Friday, September 22, 2017

Saint September 23 : St. Pio of Pietrelcina - #PadrePio

Padre Pio (Francesco Forgione) was born to Giuseppa and Grazio Forgione, in the small farming town of Pietrelcina, Italy on May 25, 1887. Although the Forgiones were poor in material goods, they were certainly rich in their faith life and in the love of God.
Even as a young boy, Francesco had already shown signs of extraordinary gifts of grace. At the age of five, he dedicated his life to God. From his early childhood, he showed a remarkable recollection of spirit and a love for the religious life. His mother described him as a quiet child who, from his earliest years, loved to go to church and to pray. As a young boy, he was able to see and communicate with, not only his guardian angel but also with Jesus and the Virgin Mary. In his simplicity, Francesco assumed everyone had the same experiences. Once a woman who noticed his spiritual demeanor asked him, “When did you consecrate your life to God? Was it at your first Holy Communion?” and he answered, “Always, daughter, always.”
When Francesco was fifteen years old, he was admitted to the novitiate of the Capuchin Order of the Friars Minor in Morcone, Italy. He was admired by his fellow-students as well as by his Superiors for his exemplary behavior and his deep piety. One of the novices stated, “There was something which distinguished him from the other students. Whenever I saw him, he was always humble, recollected, and silent. What struck me most about Brother Pio was his love of prayer.”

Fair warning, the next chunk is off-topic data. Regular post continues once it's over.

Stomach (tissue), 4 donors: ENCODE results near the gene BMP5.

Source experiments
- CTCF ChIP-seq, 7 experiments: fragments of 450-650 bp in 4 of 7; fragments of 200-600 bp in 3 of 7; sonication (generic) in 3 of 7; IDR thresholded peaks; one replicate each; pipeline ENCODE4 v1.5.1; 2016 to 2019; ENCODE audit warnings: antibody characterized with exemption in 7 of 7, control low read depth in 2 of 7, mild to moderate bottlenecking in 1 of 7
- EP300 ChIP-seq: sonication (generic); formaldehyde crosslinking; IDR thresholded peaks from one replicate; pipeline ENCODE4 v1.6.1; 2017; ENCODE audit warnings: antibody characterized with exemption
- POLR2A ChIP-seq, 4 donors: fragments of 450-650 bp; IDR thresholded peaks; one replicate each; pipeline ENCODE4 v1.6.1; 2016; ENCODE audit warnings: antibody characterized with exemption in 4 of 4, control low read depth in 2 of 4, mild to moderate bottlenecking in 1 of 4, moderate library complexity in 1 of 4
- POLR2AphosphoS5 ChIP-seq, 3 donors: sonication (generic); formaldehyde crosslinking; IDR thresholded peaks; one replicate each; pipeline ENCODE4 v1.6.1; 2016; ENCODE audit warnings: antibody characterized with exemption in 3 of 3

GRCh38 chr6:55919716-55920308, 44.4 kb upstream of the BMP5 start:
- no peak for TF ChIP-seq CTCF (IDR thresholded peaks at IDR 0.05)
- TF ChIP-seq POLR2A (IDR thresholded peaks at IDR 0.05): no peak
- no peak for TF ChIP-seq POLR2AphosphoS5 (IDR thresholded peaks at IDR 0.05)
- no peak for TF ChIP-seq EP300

On August 10, 1910, at the age of twenty-three, Padre Pio was ordained to the priesthood. The celebration of the Holy Mass was for Padre Pio, the center of his spirituality.  Due to the long pauses of contemplative silence into which he entered at various parts of the Holy Sacrifice, his Mass could sometimes last several hours.  Everything about him spoke of how intensely he was living the Passion of Christ. The parish priest in Pietrelcina called Padre Pio’s Mass, “an incomprehensible mystery.” When asked to shorten his Mass, Padre Pio replied, “God knows that I want to say Mass just like any other priest, but I cannot do it.”